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David Baxter PhD

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Alberta scientists will be protected from 'those who would seek to undermine them'
by Drew Anderson, CBC News
September 26, 2018

Environment Minister Shannon Phillips unveils plan to create code of conduct after attacking conservatives


Environment Minister Shannon Phillips says the province's office of the chief scientist will create protections for scientists. (Mike Symington/CBC)

Alberta's environment minister went on the offensive Wednesday, slamming what she broadly described as conservative politicians who don't believe the science of climate change or science-based decision-making.

And then Shannon Phillips went one step farther and said her government would create a scientific professional code of conduct.

The code would protect scientists, their supervisors and managers working for Alberta Environment and Parks, from political interference and allow them to share their work with the public.

"The office of the chief scientist will lead the implementation independent of any political involvement or oversight," she told the Alberta Climate Summit.

"We will set the precedent that the information gathered by government meets the highest and most rigorous scientific and ethical standards."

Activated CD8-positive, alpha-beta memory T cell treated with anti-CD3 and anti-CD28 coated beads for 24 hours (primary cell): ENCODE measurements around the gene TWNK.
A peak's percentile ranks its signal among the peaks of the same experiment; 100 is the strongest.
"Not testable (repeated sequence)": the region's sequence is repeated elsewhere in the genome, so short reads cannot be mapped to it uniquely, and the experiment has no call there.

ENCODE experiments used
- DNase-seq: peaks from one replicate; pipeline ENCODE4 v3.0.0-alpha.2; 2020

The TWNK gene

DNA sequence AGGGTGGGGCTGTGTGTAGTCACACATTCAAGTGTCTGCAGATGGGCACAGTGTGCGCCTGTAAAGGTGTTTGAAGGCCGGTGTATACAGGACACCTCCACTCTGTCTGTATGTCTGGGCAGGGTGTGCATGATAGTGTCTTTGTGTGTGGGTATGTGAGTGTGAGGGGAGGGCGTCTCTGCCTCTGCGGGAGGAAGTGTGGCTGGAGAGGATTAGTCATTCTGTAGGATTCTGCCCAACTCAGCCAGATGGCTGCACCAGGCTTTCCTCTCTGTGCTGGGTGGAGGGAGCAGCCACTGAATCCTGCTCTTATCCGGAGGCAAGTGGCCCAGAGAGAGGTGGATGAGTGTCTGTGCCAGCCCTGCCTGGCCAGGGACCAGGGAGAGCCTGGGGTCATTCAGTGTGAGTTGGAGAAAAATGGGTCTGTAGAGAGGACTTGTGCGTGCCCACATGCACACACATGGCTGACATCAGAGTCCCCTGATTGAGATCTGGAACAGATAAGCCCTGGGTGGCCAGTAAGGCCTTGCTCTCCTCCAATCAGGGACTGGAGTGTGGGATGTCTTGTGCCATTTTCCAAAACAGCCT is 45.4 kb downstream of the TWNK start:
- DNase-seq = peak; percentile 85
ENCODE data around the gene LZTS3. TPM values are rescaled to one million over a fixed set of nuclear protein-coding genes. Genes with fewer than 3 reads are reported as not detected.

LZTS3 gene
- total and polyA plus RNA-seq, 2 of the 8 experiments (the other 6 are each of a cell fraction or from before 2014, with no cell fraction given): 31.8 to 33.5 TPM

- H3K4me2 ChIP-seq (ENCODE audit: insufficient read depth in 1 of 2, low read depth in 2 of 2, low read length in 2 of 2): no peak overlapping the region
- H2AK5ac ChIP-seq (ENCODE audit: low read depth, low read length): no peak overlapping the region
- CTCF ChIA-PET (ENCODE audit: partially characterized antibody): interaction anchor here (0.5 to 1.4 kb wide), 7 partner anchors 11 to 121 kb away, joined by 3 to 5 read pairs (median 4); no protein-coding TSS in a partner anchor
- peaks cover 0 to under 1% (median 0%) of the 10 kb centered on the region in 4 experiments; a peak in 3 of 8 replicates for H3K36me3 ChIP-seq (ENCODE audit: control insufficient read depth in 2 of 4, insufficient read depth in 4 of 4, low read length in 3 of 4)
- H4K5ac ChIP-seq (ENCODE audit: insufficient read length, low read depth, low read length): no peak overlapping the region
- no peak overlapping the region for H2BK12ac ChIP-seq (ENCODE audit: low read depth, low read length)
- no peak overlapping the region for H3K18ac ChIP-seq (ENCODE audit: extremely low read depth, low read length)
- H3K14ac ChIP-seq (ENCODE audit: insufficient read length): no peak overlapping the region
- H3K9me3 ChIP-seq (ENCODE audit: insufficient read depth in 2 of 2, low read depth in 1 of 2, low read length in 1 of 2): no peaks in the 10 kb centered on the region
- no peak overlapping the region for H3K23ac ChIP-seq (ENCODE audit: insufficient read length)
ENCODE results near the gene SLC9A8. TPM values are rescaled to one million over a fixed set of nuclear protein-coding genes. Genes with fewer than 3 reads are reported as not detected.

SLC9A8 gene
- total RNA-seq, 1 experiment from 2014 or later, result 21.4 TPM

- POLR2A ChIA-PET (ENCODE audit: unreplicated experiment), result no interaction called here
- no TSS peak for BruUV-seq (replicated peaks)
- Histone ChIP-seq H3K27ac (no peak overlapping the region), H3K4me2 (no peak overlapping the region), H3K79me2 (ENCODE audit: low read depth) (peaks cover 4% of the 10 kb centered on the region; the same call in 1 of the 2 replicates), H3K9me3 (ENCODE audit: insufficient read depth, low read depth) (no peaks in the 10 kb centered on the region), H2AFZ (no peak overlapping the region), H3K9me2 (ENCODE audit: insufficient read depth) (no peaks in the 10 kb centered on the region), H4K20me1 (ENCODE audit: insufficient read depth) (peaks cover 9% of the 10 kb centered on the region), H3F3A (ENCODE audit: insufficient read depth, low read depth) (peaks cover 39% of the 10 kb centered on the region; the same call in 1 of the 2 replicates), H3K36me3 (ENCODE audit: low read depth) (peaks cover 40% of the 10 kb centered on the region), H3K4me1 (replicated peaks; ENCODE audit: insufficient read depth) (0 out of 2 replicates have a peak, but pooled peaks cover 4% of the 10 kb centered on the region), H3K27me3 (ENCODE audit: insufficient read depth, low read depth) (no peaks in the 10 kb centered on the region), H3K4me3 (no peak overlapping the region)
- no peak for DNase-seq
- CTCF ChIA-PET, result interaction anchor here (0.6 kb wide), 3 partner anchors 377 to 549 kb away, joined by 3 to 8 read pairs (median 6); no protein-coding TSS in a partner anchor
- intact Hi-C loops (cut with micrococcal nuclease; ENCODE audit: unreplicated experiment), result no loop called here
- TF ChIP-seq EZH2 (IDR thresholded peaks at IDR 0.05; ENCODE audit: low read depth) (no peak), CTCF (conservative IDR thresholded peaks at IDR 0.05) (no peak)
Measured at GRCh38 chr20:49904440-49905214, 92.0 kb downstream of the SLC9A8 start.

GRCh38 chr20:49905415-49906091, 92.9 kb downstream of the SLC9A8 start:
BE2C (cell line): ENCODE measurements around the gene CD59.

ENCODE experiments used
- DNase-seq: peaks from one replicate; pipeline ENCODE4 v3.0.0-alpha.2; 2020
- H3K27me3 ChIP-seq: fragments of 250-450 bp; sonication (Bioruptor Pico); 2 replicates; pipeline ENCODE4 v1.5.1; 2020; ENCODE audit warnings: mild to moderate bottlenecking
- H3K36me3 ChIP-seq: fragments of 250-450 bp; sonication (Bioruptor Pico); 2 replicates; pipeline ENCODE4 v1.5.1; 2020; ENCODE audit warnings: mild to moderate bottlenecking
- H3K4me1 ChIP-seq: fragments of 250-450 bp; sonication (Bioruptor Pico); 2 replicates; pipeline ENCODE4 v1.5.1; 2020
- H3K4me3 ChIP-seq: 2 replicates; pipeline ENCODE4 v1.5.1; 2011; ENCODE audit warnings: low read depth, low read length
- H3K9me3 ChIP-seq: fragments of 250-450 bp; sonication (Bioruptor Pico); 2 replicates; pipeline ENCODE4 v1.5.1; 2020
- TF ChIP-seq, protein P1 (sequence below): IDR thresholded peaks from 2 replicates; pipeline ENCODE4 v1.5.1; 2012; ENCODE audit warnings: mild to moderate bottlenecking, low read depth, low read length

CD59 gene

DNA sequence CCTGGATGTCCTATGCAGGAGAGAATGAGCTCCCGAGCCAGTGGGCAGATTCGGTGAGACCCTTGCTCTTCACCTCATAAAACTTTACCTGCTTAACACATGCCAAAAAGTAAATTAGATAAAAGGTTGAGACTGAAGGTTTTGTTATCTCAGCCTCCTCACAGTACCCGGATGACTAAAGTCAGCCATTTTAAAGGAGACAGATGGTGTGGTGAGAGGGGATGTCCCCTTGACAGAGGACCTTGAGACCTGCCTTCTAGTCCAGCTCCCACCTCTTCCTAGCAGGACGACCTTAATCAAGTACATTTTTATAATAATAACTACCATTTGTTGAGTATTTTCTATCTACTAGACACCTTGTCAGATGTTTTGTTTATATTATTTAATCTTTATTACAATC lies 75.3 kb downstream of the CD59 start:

'Shielded from political or other interests'
That came after Phillips defended her government's climate leadership plan and said the United Conservative Party would gut the program if elected and return to the old system — a move she said would undermine investment and confidence in Alberta's burgeoning renewable energy sector.

"We must not let that kind of instability undermine our growth and our recovery as Alberta exits this recession," she said.

Phillips said scientists would be encouraged to speak openly and freely about their work.

"We will ensure that this freedom is shielded from political or other interests," she said. "Science and scientists will be valued for their work and protected from those who would seek to undermine them."
Sara Hastings-Simon, the managing director of the clean Alberta economy program with the Pembina Institute — which put on the conference — says it's a positive move.

"I think it's very important as we look at the changing world that we live in, that we are making good decisions — the general public, policy makers, businesses — based on facts," she said.

"And a big part of that is understanding the science that underpins all of these changes, and so making sure that scientists are able to continue to do research and share that research is an important part of being successful as a province."

Energy sector confidence
Phillips said one of the reasons for enshrining scientific protections is to send a message that Alberta's energy sector is developed in a way that respects science and upholds the public trust.

But it was clear politics were also front of mind.

"We are seeing an inflamed rhetoric in my line of work when it comes to climate change denial, when it comes to ideological statements about cleaner air and cleaner energy," she said.

"When it comes to attacks on science and reason, I can't let that stand. That can't be the new normal. Reality isn't subjective, there is truth out there."
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